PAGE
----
Trio 3 + Geri Allen

January 20, 2012

Celebrating Mary Lou Williams: Live At Birdland New York
Intakt CD 187

A modernist salute to Mary Lou Williams, a pioneering woman composer/pianist, from Geri Allen, a contemporary stylist with similar talents, the remarkable factor about this disc, may be Allen’s choice of playing partners: the members of Trio 3. A band which more commonly works with spikier fare, the sounds on Trio 3’s CDs usually falls chronologically between what is created by the dedicator and the dedicatée.

Williams (1910–1981), was pianist and chief arranger for Andy Kirk’s Twelve Clouds of Joy during the heyday of Kansas City Jazz in the 1930s; went on to be a friend and champion of early Boppers such as Thelonious Monk; composed suites and orchestral pieces throughout her life; and before the end of her career even preformed a duet concert with Cecil Taylor. Although the guiding force behind this pleasantly mainstream salute to Williams was Allen, an academic, post-Bop stylist, and a friend of Williams’ confident Peter F. O’Brien S.J., the Trio’s drummer Andrew Cyrille, worked with Williams early in his career, and more prominently spent an extended stint in Taylor’s unit.

The other Trio members have a similarly rooted background. One of the founders of St. Louis’ BAG collective, alto saxophonist Oliver Lake is best-known for his extended membership in the World Saxophone Quart as well as leading his own bands. Bassist Reggie Workman also leads his own groups after an apprenticeship that goes back to 1960s’ stints with both John Coltrane and Art Blakey.

Ranging through Williams’ compositions from the 1930s to the 1970s, the quartet interprets the pieces in a fashion that’s both swinging and staccato. Except for Allen’s solo recital-like version of “Libra” from the composer’s Zodiac Suite, which is given simple rococo coloration, the other pieces are more outgoing.

“New Musical Express” from the 1950s, for instance, garners a treatment that’s bows to both Bop and Boogie Woogie. Allen’s bravura reading includes passionate swing and kinetic strums while Lake’s passages encompass triple-vibrated, split-tone expressions, in which the odd Dolphyesque run appears. After Workman walks, then rappels up and down his swaying strings, the piece opens up for a Cyrille solo that includes claps, rebounds, drags and bounces, with rim shot action and a continuous beat keeping the line moving, Harmonizing at the finale, the pianist and the altoist together make it seem as if a big band is playing.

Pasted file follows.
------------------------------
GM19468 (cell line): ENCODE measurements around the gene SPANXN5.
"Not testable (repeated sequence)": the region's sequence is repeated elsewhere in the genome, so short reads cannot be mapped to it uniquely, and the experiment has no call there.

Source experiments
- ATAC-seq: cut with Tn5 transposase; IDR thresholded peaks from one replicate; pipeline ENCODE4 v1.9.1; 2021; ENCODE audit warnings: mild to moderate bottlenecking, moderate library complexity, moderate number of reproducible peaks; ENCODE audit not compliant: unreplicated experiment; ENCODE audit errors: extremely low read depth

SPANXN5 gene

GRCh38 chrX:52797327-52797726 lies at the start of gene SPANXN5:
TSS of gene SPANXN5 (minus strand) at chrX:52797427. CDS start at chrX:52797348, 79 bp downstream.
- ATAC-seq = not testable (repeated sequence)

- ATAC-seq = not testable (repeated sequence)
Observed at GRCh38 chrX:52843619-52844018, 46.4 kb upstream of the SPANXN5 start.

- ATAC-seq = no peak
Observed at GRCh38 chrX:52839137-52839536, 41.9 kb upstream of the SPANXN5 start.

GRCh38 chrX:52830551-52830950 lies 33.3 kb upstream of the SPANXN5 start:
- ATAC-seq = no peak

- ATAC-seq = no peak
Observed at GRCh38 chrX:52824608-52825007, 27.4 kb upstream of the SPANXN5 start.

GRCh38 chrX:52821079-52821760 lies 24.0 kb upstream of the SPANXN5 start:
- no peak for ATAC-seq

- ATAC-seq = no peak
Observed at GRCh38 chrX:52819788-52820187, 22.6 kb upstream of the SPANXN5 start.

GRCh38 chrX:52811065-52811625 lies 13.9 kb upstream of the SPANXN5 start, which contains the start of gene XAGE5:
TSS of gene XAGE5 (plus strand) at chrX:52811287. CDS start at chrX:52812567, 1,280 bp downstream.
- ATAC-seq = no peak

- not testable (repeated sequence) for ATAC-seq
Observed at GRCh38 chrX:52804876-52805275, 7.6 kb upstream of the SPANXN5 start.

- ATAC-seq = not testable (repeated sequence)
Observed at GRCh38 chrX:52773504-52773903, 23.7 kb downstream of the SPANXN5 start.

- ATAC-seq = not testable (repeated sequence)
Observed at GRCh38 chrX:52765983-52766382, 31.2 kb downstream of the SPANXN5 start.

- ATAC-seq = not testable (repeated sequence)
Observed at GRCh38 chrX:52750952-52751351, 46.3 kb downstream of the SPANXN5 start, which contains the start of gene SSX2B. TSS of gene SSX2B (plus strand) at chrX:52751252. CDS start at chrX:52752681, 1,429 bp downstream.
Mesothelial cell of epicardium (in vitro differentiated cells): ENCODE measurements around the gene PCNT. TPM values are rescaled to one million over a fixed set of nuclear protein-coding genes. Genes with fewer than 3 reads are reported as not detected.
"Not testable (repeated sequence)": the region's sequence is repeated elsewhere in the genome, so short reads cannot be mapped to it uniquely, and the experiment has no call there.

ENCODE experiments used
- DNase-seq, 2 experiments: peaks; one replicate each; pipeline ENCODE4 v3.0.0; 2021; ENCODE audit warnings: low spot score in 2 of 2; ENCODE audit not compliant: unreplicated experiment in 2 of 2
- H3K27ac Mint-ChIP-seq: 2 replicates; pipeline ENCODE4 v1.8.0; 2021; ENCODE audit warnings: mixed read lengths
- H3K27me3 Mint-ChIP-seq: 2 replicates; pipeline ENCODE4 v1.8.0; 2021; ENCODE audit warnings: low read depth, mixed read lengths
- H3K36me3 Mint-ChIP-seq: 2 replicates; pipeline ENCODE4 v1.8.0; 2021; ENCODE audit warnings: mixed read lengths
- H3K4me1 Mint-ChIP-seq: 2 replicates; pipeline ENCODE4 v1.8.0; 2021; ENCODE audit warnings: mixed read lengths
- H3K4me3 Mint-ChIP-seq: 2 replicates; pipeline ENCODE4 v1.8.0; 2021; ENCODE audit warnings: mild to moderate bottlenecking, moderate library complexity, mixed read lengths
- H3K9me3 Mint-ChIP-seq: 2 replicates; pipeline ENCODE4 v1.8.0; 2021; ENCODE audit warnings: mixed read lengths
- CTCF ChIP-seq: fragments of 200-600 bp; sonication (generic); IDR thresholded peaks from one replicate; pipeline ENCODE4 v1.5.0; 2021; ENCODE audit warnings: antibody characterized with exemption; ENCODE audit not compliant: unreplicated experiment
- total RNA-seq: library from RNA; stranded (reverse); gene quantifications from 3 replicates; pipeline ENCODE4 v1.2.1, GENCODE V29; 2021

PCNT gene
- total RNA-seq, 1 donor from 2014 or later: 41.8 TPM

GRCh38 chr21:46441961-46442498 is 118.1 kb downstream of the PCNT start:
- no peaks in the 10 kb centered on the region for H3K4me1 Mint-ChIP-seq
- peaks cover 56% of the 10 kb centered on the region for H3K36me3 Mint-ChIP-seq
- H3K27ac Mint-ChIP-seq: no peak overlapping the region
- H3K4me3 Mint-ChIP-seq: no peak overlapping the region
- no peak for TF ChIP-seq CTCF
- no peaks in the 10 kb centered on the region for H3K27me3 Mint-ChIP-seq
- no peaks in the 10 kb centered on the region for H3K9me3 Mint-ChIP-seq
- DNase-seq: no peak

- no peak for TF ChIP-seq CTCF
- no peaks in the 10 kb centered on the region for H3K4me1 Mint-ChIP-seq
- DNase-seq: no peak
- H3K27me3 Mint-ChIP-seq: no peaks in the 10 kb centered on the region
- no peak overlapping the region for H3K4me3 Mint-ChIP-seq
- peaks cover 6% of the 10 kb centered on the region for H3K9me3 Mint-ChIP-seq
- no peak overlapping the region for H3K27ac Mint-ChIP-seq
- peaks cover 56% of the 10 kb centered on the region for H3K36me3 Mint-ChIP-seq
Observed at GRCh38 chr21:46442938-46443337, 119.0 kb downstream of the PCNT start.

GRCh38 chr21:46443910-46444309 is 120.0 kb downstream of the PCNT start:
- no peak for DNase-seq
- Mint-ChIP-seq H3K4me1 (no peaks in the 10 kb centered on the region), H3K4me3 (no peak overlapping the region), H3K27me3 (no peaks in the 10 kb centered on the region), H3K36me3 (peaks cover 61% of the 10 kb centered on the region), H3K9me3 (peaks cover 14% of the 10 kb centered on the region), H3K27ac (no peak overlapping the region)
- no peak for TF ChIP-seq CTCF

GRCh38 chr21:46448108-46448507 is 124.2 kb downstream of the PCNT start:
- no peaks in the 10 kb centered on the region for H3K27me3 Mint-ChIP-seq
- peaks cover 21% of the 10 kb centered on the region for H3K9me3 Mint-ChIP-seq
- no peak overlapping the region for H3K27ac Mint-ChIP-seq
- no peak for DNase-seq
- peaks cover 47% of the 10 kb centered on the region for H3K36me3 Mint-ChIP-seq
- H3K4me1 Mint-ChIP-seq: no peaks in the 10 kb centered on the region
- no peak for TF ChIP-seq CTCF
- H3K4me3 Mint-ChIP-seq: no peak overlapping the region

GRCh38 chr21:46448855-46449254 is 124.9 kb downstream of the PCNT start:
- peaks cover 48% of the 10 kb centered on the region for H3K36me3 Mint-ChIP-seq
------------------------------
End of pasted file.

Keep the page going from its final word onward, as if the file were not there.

There’s the same feeling with “Roll ‘Em”, which Williams write for the 1936 Benny Goodman band. Although Workman walks at times and Cyrille pops and pumps, it’s likely Goodman would have given his disapproving hard-eyed “ray” to Lake’s solo in that it’s all squeak and splutter done with reed-bursting intensity. What defines the piece of course is the lick trading among the sections that follows the bassist’s slow-paced double-stopping. Cyrille rolls and beats time; Allen churns through colorful syncopation and tremolo patterns and Lake returns to recap a high-pitched melody variant.

Trio 3 +1 even add a (Rhythm &) bluesier cast to “What’s Your Story, Morning Glory”, the older pianist’s best-known composition. In his best Tab Smith-like fashion, Lake takes the piece a capella at the top, then transforming it too into a squeaker and screamer. However Allen maintains the pace with showy arpeggios and resolute glissandi, finally turning to low-frequency chording as Workman’s thumping bass and Lake’s blues variations take the tune out.

Commemorative of Williams without being imitative; adding avant-garde touches to her pieces in a configuration that she rarely if ever used; this live set is a fitting tribute to the pioneering composer/pianist. If only more contemporary players would treat older Jazz material this way, dreary recreations would be avoided and Jazz’s musical past could be properly and interestingly celebrated.

–Ken Waxman

Track Listing: 1. Introduction by Gianni Valenti, Birdland 2. Blues for Peter 3. Ghost of Love 4. New Musical Express 5. Intermission 6. What’s Your Story, Morning Glory 7. Libra 8. Roll

Personnel: Oliver Lake (alto saxophone); Geri Allen (piano); Reggie Workman (bass) and Andrew Cyrille (drums)